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Angular newb here, thoughts appreciated...

Say I want an input field to control the window title as you type. A field with a model binding and no associated controller acts on keypress, as intended. However, there has to be a bit more logic to it -- default value before any user input, also used if the input is blanked.

Adding a controller bound to enclosing elements gives a place for that logic, but the change-on-keypress behavior is gone. I'm sure it's possible to recreate it by hand or with ui, but since it's inherently there without the controller, I'm wondering if I'm missing the simple clean way.

Simple version, acts on keypress, but with no smarts:

<title ng-bind-template="{{windowTitle}}">Default Title (not seen)</title>
<input ng-model="windowTitle" type="text">

Putting controller bindings on the head (for the title) and a containing div (for the input), and setting a default $scope.windowTitle inside the controller function does use that default value, but it breaks the auto-update.

I know in real life you'd want a real model, but what I'm really trying to understand is these two ways angular appears to work. I haven't found anything specifically describing two different implicit input binding behaviors, but I haven't been through all the docs yet.

How should I be thinking about this?

Edit: It's not the window title or default value per se that I'm interested in. I'm trying to understand this:

  • When there's no controller on either the field or the title, typing in the field changes the window title immediately, on keypress. The title is directly linked to the field value, with no other angular hookup.
  • With controller bindings around the title and the field, typing in the field has no effect on the title.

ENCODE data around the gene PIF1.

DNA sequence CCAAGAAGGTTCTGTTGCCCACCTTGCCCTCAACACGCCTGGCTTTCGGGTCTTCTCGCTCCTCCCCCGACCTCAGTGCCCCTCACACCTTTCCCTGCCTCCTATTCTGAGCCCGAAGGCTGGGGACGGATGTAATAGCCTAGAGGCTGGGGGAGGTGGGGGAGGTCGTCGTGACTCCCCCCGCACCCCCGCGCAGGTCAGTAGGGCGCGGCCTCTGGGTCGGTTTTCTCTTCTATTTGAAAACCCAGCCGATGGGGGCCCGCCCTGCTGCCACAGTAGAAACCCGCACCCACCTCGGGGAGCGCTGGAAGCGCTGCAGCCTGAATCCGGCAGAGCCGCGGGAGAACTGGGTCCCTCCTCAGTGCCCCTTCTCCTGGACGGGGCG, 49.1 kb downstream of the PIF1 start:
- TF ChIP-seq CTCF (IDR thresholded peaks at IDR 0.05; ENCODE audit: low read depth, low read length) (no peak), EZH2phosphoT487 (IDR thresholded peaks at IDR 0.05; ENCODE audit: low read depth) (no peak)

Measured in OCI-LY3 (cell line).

What I've since realized (I think) is that ng-controller bindings create a new instance of the controller each time. Here's the non-working code I didn't show before:

<title ng-controller="TitleCtrl" ng-bind-template="{{windowTitle || 'Foo'}}">Foo</title>
<label ng-controller="TitleCtrl">
    <input ng-model="windowTitle" type="text">

The value set by the model binding to the field is shown correctly within that instance of that controller, and updates on keypress, as before. But since those two controller instances are separate, the binding to the title works but the data it points to isn't bound to the field.

Isn't that right? The reason it works with no controllers is that that makes the value global, so the title binding sees the value set by the field binding.

So what's the canonical way to reference data from some other area? Create a service?

I realize that this is basic angular stuff, just getting started here, so thanks!

Edit 2 On reflection, I've come to seriously disrespect this whole question, even though I wrote it.

It's based on way-too-early poor understanding of the Angular application model. I had worked through only part of the official tutorials, and jumped ahead to removing all the js from a not big but not totally trivial existing app, and exploring what Angular could to in that context.

I got some very quick bang for the buck, getting several pieces of functionality working with very little code, and simple, clear markup, felt good. But I really had short-circuited internalizing the Angular way of thinking, and my quick and dirty no-architecture approach broke down when different parts of the page needed to coordinate with each other, as in this question.

I've postponed that project while I go back to tutorials and other learning. If other folks think this question should be deleted, I'd add my vote. Or maybe it's a useful on some level, ignorant though it is.

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1 Answer 1

Well, there are multiple ways to achieve the behavior you want without using an explicit controller and model, you could:

<title ng-bind-template="{{windowTitle && windowTitle || 'default'}}"></title>

Or in a more simple way:

<title>{{windowTitle && windowTitle || 'default' }}</title>

In both cases, we're using the conditional expression:

(condition) && (answer if true) || (answer if false)

You should however strive to remove logic from the templates.

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just use <title>{{windowTitle||'Default'}}</title> it's the same thing –  Liviu T. Dec 1 '12 at 14:10
Thanks for the replies guys, understood. I didn't express the part of this I was trying to get at well, now edited. –  enigment Dec 1 '12 at 16:44
Small thing: The reason for ng-bind-template vs the raw expression is to keep the unprocessed code from flashing in the window title before angular does its thing. –  enigment Dec 1 '12 at 17:59

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